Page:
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Brexit: UK food groups race for Irish stockpiling space

Major UK brands keen to secure supply chains

Warehouse space let in the Republic rose 50 per cent in the third quarter from the second. Photograph: iStock

Large UK food and drink companies supplying the Republic are racing to secure extra storage space as the risk of a no-deal Brexit at the end of December threatens their supply chains.

Stafford Lynch, a Dublin-based distributor of large brands including Tetley Tea and Wilkinson Sword razors, says it is fielding such demand from major UK companies and brands wanting to stockpile products that it will have exhausted its own warehouse capacity by December.

The company’s chief executive Conor Whelan said space in Dublin will likely be at a premium until “greater clarity emerges” on Brexit.

Warehouse space let in the Republic rose 50 per cent in the third quarter from the second, “undoubtedly boosted by Brexit,” said Garrett McClean, executive director of industrial and logistics at global property consultancy CBRE Group.

“We all have Brexit fatigue but it is now very close on the horizon and for many businesses already struggling to cope with the pandemic, Brexit is adding to their supply chain challenges,” he said. “The timing of it all couldn’t be worse.”

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The warehouse pressure is among several stresses being felt across the supply chains of larger British companies. Marks & Spencer, Rowse Honey and Harvey Nichols, are among companies that have recently applied to the UK’s HM Revenue and Customs for a licence to import and export without paying tariffs, or converted existing space into a so-called bonded or customs warehouse.

Without a trade deal, British companies reliant on business with the European Union face the prospect of tariffs on goods shipments and additional paperwork that could create delays at border entry ports. By storing imports in a bonded facility, firms can delay paying customs charges until the goods are sold. They may avoid duties completely if an imported product, such as a car part, is processed and then exported from the UK, perhaps in a finished vehicle.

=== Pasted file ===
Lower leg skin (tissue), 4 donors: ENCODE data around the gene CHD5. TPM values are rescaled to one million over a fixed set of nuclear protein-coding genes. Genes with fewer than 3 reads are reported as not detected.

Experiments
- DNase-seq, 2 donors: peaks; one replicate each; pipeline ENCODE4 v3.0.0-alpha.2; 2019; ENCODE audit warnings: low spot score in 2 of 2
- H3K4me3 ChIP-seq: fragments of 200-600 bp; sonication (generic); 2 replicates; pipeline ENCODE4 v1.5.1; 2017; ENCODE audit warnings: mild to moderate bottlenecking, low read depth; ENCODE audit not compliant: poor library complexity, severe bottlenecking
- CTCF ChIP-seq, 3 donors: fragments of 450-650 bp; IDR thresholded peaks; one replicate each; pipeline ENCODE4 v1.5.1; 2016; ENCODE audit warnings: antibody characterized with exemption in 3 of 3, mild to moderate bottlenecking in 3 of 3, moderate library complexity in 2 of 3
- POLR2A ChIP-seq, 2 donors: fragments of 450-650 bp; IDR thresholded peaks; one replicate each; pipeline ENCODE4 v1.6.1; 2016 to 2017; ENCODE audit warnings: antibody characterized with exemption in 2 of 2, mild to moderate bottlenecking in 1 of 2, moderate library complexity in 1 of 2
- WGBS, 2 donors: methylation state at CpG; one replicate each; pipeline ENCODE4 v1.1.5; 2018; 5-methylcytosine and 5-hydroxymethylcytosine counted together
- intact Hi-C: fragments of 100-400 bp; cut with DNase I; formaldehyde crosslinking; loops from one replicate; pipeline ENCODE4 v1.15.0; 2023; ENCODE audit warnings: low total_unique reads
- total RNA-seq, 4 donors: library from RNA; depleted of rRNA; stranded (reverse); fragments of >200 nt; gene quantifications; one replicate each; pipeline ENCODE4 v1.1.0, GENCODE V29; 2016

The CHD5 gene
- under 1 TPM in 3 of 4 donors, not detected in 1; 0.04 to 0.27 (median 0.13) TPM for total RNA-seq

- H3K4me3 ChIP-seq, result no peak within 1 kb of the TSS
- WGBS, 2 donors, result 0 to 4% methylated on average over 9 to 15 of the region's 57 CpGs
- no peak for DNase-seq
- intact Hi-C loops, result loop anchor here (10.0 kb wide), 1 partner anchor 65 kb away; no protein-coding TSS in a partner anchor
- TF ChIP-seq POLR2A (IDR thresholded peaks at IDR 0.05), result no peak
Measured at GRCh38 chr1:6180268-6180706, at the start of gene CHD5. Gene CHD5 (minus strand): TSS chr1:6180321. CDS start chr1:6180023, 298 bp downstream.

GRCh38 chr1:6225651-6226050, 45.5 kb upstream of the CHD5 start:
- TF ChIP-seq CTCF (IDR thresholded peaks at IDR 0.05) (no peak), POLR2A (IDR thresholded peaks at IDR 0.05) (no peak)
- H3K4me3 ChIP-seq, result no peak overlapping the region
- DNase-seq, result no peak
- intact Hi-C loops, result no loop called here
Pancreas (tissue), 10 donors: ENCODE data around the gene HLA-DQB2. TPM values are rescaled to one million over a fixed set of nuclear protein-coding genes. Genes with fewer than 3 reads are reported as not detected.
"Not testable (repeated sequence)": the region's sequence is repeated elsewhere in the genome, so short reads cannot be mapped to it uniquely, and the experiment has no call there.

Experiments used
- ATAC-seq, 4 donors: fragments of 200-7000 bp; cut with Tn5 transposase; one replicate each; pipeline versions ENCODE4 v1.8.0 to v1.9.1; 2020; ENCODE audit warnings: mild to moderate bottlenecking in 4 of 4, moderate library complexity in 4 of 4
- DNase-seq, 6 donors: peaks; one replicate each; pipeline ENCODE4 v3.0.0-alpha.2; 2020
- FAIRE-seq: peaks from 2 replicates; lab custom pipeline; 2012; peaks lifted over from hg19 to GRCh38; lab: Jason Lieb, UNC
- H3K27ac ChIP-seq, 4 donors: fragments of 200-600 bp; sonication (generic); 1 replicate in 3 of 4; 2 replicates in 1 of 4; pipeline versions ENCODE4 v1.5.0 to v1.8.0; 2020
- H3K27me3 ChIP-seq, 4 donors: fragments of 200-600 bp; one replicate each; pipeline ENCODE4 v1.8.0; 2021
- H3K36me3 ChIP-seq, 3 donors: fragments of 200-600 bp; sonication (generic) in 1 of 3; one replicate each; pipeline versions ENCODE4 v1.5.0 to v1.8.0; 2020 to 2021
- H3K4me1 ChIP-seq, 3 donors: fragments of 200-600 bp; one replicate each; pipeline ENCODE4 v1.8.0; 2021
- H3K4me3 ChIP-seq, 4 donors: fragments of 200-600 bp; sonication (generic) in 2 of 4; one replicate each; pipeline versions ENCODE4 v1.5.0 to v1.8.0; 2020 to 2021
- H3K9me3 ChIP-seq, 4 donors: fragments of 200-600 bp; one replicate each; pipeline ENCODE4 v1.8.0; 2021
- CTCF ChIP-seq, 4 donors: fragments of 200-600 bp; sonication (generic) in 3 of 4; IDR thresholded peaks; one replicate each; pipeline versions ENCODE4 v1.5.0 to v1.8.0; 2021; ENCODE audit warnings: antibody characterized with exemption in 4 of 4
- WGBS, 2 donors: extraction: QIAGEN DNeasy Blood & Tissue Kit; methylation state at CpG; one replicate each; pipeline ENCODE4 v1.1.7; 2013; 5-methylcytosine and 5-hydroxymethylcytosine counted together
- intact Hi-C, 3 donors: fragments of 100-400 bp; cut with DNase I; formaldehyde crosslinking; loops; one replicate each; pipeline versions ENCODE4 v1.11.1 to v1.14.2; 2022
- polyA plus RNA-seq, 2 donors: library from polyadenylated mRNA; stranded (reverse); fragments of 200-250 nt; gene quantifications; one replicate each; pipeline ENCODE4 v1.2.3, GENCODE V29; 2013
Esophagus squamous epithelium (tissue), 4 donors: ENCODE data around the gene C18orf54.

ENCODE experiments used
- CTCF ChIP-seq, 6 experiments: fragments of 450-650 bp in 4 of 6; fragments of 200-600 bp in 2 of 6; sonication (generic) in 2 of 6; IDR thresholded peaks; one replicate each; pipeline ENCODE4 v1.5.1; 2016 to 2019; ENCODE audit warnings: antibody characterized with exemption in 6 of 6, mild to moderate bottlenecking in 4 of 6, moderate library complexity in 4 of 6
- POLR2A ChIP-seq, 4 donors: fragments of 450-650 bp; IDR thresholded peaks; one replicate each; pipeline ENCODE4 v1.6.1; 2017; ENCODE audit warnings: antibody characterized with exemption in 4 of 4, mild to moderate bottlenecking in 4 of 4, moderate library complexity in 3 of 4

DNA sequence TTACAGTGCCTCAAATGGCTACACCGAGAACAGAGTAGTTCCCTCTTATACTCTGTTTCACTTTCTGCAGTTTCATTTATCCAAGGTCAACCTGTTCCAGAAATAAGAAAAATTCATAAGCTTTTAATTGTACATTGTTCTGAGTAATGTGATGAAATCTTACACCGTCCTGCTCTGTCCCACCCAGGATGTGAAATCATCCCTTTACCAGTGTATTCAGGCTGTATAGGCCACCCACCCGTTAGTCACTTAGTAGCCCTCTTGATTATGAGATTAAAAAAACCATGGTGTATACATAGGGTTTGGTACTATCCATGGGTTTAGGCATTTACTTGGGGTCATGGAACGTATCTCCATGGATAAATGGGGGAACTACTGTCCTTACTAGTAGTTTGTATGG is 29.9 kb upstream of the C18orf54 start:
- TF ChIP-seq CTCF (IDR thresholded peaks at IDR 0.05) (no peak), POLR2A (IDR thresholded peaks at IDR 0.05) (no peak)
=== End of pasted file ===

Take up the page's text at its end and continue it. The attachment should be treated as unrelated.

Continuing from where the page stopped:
Waiting too long

“The reality has been that companies have been waiting too long because they’ve bought into the belief that a deal will mean that things just carry on as before,” said Clive Brady, chairman of the Bonded Warehousekeepers Association in Britain. “It’s only now, with just days to go before the end of the transition period that companies are scrambling to get things done.”

Harvey Nichols, the luxury department store, has taken the precautionary measure of converting some of its existing warehousing capacity to bonded space to ensure it is prepared for any disruption, a spokeswoman said. The system for tracking goods subject to duties is mostly monitored electronically, which allows a warehouse to hold both bonded and non-bonded stock.

Marks & Spencer, which in more than 100 years of trading has never applied to HMRC for duty relief on inbound clothing and home goods, said last week it has established a customs warehouse to mitigate any potential customs costs.

The retailer receives supplies from all over the world, some of which are then moved to its stores on the continent and could attract duty from January. A spokesman said it had taken the decision not only because of Brexit but because it was a more efficient way of running a business with a large international arm.

Rowse Honey, owned by Irish-based Valeo Foods, is the UK’s biggest seller of honey. It imports barrels of it from all over the world to be blended at its UK production facilities into its well-known squeezy bottles.

From January any EU sales may attract a duty. However the company has recently applied to HMRC for a customs facility, sources said. A spokesman from Valeo declined to comment.

UK and EU negotiators have set a November 15th deadline for reaching a trade agreement, to give the bloc’s parliaments time to ratify a deal. The tight schedule is forcing many British companies to trigger contingency plans.– Bloomberg

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